Flow measuring unit 60 is based on a rigid pipe 61 having at upper end 62 a quick release hose connection 63 adapted for coupling to connection 50A (FIG. 3) and at lower end 64 a quick release connection 65 adapted for coupling to a complementary coupling 66 (FIG. 2) on upstream end 37 of pipe W. Globe valve 67 serves to regulate flow of water through pipe 61 from end 64 to end 62. Any rate of flow of water through the pipe 61 is measured by flow meter 68. Pressure gauge 69 provides for absolute measurement of water pressure in pipe 61.
This shows an alternative form of plug to that shown in FIG. 1. Plug 101 is for insertion in a pipeline as described earlier. However in his case it comprises a bullet shaped front end 102 secured by moulding to an annular rear end 103 of metal in this case of aluminum. The plug 101 has a longitudinal axis A and a bore 104 wit a nominally unfirm internal diameter D″. Wall thickness V of annular side wall R of the front end 102 is substantially constant. However front wall 105 has an increased wall thickness with a rear wall 106 effectively flat but with a front wall 107 incorporating a domed shape P.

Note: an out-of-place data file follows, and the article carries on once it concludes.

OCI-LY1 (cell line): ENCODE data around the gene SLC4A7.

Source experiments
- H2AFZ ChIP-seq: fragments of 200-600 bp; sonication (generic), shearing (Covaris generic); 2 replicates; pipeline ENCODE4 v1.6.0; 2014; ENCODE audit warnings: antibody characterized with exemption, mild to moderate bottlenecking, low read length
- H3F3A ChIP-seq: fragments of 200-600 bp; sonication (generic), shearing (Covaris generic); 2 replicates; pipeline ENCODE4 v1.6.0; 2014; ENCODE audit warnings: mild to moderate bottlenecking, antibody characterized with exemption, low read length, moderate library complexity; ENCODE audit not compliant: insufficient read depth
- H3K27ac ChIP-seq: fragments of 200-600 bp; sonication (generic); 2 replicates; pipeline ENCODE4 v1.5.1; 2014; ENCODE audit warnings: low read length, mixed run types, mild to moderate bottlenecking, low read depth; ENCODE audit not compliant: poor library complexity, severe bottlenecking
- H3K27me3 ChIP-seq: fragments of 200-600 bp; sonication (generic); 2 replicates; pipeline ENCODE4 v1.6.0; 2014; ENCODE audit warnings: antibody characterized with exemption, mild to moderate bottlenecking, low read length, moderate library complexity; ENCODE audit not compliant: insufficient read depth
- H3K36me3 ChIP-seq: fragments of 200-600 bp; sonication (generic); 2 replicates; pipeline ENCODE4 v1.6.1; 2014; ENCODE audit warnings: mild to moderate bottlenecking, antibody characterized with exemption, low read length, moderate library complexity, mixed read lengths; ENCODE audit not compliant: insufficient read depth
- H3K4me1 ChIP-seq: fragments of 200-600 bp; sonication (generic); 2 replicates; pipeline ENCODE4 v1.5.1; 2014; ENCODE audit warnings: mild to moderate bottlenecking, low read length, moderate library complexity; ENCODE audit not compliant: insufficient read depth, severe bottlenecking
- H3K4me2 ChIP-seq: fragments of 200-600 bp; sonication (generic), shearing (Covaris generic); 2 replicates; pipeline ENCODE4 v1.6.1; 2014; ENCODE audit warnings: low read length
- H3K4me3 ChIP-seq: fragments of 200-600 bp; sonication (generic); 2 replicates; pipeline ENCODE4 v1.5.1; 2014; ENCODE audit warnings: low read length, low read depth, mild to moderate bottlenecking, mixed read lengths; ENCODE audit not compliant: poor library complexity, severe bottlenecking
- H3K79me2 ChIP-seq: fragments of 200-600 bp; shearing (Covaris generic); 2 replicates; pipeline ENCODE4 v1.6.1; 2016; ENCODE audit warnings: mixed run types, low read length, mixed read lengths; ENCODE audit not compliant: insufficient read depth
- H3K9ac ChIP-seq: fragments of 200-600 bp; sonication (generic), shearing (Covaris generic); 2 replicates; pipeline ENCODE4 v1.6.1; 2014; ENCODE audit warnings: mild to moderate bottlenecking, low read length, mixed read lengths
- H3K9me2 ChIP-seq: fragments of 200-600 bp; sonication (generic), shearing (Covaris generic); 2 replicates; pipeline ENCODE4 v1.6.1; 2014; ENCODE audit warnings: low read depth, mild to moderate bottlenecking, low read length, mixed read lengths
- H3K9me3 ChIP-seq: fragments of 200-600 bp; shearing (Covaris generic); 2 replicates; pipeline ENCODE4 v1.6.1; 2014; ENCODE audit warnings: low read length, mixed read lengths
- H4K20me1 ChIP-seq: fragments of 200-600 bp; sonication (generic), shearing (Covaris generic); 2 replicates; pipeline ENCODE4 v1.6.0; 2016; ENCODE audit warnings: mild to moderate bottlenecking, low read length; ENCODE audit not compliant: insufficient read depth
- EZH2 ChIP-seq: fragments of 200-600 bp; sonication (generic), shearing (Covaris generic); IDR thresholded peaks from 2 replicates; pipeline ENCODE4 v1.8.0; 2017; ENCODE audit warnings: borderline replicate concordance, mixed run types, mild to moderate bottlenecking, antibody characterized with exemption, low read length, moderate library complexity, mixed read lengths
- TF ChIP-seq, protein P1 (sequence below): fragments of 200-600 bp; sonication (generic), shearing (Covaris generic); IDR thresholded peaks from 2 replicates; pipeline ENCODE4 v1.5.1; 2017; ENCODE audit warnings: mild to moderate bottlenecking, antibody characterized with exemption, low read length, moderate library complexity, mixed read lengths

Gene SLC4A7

The rear end 103 is provided with a co-axial bore 109 in which an end section of an air pipe (not shown) is located as described in connection with FIG. 1. The end of the air pipe is coupled to a similar arrangement to that described earlier in connection with FIGS. 1 to 4; so that a controlled source of compressed air can be supplied to the bore 104 so that the pressure in bore 104 can be readily varied or maintained as required; a pressure sensor for water within the pipe between the plug and the opposite end of the air pipe to that connected to the plug; and a flow detector to sense flow of water along the pipe.